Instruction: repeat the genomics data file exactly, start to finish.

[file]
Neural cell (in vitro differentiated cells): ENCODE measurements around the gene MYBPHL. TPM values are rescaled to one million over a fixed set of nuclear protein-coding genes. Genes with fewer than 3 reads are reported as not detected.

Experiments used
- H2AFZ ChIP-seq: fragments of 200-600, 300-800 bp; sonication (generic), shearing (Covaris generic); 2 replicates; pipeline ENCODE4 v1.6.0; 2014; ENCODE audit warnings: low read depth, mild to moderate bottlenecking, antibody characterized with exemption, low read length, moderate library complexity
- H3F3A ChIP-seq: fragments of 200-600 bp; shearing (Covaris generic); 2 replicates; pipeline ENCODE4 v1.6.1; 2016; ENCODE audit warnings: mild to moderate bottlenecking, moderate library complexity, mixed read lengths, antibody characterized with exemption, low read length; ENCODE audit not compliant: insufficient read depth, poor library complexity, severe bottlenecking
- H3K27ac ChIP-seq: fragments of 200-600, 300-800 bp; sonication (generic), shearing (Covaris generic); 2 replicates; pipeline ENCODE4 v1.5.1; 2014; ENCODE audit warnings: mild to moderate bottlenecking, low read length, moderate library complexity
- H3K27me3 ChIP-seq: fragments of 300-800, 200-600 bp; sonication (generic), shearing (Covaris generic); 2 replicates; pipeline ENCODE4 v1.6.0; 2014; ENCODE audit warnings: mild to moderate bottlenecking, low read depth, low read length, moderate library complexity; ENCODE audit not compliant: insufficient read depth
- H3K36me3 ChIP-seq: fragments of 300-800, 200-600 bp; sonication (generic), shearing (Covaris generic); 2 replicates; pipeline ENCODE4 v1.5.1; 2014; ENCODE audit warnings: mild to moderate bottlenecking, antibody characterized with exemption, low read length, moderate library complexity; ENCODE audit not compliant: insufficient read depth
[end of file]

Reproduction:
Neural cell (in vitro differentiated cells): ENCODE measurements around the gene MYBPHL. TPM values are rescaled to one million over a fixed set of nuclear protein-coding genes. Genes with fewer than 3 reads are reported as not detected.

Experiments used
- H2AFZ ChIP-seq: fragments of 200-600, 300-800 bp; sonication (generic), shearing (Covaris generic); 2 replicates; pipeline ENCODE4 v1.6.0; 2014; ENCODE audit warnings: low read depth, mild to moderate bottlenecking, antibody characterized with exemption, low read length, moderate library complexity
- H3F3A ChIP-seq: fragments of 200-600 bp; shearing (Covaris generic); 2 replicates; pipeline ENCODE4 v1.6.1; 2016; ENCODE audit warnings: mild to moderate bottlenecking, moderate library complexity, mixed read lengths, antibody characterized with exemption, low read length; ENCODE audit not compliant: insufficient read depth, poor library complexity, severe bottlenecking
- H3K27ac ChIP-seq: fragments of 200-600, 300-800 bp; sonication (generic), shearing (Covaris generic); 2 replicates; pipeline ENCODE4 v1.5.1; 2014; ENCODE audit warnings: mild to moderate bottlenecking, low read length, moderate library complexity
- H3K27me3 ChIP-seq: fragments of 300-800, 200-600 bp; sonication (generic), shearing (Covaris generic); 2 replicates; pipeline ENCODE4 v1.6.0; 2014; ENCODE audit warnings: mild to moderate bottlenecking, low read depth, low read length, moderate library complexity; ENCODE audit not compliant: insufficient read depth
- H3K36me3 ChIP-seq: fragments of 300-800, 200-600 bp; sonication (generic), shearing (Covaris generic); 2 replicates; pipeline ENCODE4 v1.5.1; 2014; ENCODE audit warnings: mild to moderate bottlenecking, antibody characterized with exemption, low read length, moderate library complexity; ENCODE audit not compliant: insufficient read depth